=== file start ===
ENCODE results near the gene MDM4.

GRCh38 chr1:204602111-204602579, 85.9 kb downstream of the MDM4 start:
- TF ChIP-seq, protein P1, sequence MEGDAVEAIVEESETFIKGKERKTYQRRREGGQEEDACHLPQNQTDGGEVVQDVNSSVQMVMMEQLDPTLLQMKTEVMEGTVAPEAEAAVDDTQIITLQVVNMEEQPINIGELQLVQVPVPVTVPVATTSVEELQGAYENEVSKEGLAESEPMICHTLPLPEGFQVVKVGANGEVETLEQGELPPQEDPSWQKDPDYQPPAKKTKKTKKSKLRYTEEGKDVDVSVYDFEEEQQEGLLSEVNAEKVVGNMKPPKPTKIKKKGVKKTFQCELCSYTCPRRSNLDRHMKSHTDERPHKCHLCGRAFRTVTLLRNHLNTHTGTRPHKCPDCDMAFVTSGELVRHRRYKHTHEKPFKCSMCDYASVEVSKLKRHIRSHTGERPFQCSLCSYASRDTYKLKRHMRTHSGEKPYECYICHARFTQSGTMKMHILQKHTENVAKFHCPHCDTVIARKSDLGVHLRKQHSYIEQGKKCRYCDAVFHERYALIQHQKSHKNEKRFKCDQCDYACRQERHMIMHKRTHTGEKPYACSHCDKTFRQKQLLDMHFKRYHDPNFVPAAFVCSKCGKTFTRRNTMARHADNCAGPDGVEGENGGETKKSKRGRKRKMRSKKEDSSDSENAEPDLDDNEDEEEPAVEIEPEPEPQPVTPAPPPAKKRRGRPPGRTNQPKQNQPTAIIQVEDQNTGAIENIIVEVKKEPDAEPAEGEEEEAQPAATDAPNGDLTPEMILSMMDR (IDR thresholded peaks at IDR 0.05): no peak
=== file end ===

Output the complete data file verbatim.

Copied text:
ENCODE results near the gene MDM4.

GRCh38 chr1:204602111-204602579, 85.9 kb downstream of the MDM4 start:
- TF ChIP-seq, protein P1, sequence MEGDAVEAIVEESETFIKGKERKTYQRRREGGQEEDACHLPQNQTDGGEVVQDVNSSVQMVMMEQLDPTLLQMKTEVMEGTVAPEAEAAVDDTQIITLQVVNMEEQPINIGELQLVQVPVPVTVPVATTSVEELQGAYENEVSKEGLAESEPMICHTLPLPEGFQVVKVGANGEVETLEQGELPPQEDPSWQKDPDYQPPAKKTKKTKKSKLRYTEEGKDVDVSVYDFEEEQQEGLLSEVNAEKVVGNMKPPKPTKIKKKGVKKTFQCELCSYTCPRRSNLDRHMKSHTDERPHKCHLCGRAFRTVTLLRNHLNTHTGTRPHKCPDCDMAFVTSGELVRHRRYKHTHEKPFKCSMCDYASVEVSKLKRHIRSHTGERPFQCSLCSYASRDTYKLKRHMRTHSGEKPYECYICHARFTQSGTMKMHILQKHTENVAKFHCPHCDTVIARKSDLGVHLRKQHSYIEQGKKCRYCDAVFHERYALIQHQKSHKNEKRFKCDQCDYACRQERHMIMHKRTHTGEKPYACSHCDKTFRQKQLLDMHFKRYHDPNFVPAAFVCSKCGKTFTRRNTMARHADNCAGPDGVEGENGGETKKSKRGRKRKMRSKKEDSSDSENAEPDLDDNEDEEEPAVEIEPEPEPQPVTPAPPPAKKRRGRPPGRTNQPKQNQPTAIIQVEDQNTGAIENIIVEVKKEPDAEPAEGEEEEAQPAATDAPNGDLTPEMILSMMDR (IDR thresholded peaks at IDR 0.05): no peak